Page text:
1.3.45After at least 2 years, offer follow-up outside hospital (for example, in primary care) by telephone or secure electronic communications to men with a stable PSA who have had no significant treatment complications, unless they are taking part in a clinical trial that requires formal clinic-based follow-up. Direct access to the urological cancer MDT should be offered and explained. [2008]

Thanked 1 time
User
Posted 18 January 2016 18:05:57(UTC)

My understanding is broadly the same as Luther states above:
- for a man that has had radical surgery (or RT without HT) followed by a suitably low PSA and pathology that indicates the surgery was successful, there should be 3 monthly testing for the first year or 2 years, and then 6 monthly testing to the 5 year point at which time it goes to annual testing. For most men, the testing beyond the first 12 months will be done by GP with referral back to urology or oncology if the PSA rises. Men considered to be very low risk post-surgery may go to annual testing at the 2 year point if they are happy with that regime
- for men on HT, PSA testing should be 3 monthly if unstable and 6 monthly if stable or low risk
- men with a pathology causing concern or PSA which is above 0.1 post-op should be monitored 3 monthly for a longer period

I think GPs manage PSA results in different ways. Ours makes clear that it is the patient's responsibility to phone for all blood or other test results. John phones for the result and then lets whichever consultant he isn't seeing know what the score was. The consultant that he is seeing can access the results online during the appointment. But he is in a different situation to you Geraint as he still sees either the onco or uro every three months. As far as I can see, lots of members here are in the same position as you - GP does the test, you phone for the result, if it has risen you see the GP and ask for a referral back to your urologist or oncologist. On the other hand there are members who have the test done by the GP, result is automatically sent to the consultant and the patient can then have a phone conversation or appointment with the consultant if there are concerns. My dad was 13 years post-op with undetectable PSA and had been on annual testing for 8 years when it began to rise - a referral back to the surgeon was arranged by the GP at that point.

"Life can only be understood backwards; but it must be lived forwards." Soren Kierkegaard


Thanked 1 time
User
Posted 18 January 2016 19:28:13(UTC)

If you want and ask for more frequent testing you may get it?

My current GP, who I registered with 17 months after Robotic surgery in May 2013, wanted his own set of PSA results to assess me by, and asked for 3 monthly testing, I have maintained that frequency. No one has suggested I go to 6 monthly or more yet. If they do I shall deal with that request then. Currently results are all coming back at < 0.1 or < 0.01, latest was November 2015, and all are noted as normal.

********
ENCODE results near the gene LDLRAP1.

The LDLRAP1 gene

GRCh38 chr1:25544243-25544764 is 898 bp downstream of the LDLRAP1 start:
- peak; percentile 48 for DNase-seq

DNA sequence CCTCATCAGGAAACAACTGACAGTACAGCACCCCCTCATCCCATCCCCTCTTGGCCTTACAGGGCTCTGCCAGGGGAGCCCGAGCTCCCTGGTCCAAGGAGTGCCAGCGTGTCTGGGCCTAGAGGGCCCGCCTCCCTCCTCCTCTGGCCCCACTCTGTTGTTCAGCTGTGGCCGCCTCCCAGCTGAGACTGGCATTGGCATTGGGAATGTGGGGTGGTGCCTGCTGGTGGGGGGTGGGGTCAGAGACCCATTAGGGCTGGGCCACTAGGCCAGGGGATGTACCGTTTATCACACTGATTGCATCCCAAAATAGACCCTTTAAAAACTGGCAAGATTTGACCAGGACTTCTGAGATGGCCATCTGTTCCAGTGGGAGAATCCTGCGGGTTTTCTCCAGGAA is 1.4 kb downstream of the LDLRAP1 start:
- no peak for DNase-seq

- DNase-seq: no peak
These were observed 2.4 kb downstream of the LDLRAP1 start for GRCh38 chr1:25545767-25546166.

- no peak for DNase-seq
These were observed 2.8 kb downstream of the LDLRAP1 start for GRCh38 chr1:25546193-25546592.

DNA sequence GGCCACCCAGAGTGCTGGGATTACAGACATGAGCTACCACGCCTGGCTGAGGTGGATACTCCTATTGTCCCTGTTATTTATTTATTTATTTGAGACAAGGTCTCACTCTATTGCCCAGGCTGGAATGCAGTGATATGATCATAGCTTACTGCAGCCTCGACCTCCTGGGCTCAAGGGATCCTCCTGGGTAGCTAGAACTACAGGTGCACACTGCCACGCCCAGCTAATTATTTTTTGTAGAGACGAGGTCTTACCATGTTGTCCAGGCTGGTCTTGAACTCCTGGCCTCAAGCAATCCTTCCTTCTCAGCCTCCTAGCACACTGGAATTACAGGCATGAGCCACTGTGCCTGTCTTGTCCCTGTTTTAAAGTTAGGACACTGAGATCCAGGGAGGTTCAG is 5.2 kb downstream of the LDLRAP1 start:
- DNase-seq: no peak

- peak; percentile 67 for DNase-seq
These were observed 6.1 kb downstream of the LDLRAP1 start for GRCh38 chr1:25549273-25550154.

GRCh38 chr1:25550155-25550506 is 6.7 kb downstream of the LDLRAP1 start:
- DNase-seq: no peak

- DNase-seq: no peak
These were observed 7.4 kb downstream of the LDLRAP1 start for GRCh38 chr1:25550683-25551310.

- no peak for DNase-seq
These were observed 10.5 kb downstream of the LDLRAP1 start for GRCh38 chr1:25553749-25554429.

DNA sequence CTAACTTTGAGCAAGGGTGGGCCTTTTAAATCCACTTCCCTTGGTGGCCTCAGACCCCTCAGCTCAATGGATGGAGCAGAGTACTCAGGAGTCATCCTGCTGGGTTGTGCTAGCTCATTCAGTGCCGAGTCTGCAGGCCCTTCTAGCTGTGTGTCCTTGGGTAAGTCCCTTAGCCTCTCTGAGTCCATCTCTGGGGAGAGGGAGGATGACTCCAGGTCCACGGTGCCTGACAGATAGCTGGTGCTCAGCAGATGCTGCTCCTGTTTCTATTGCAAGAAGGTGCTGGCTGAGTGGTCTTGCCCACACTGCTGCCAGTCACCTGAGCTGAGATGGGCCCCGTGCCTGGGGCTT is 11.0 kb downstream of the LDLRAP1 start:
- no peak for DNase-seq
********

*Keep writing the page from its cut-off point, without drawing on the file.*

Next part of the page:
dave

Be content with your choice of treatment at the time you make it. Then make the best of every minute, every hour, every day.
User
Posted 18 January 2016 22:18:16(UTC)

My oncologist was sticking to the NICE guidelines albeit she got her sums wrong. I had RP and follow up RT.....my first test after the RT was at the 6 month mark....the next two were 6 monthly...then she decided to put me on yearly even though it was only 18 months since my RT...I was fine with the 6 month tests as I can't see the point in putting yourself through the worry of 3 monthly tests.

I felt uneasy about the year test so managed to get the go ahead for a 6 month test. My next test is in March when I see the oncologist for my yearly appointment.
I am not sure the NICE guidelines suggest the 6 monthly testing at two years just for low risk men. If that's correct they have it wrong for me as I am classed as high risk.

I will see what the PSA is in March and take it from there. Obviously I am hoping the oncologist wishes to remain on a annual testing regime

Bri

User
Posted 18 January 2016 23:02:26(UTC)

Bri, you are different - I don't think there is a written protocol about men that have had salvage or adjuvant treatment because as you say, they are high risk. Your onco decided annual testing, you changed that to 6 monthly - John has a very similar story and still sees his consultants three monthly. Different hospital, different men, different cancer.

"Life can only be understood backwards; but it must be lived forwards." Soren Kierkegaard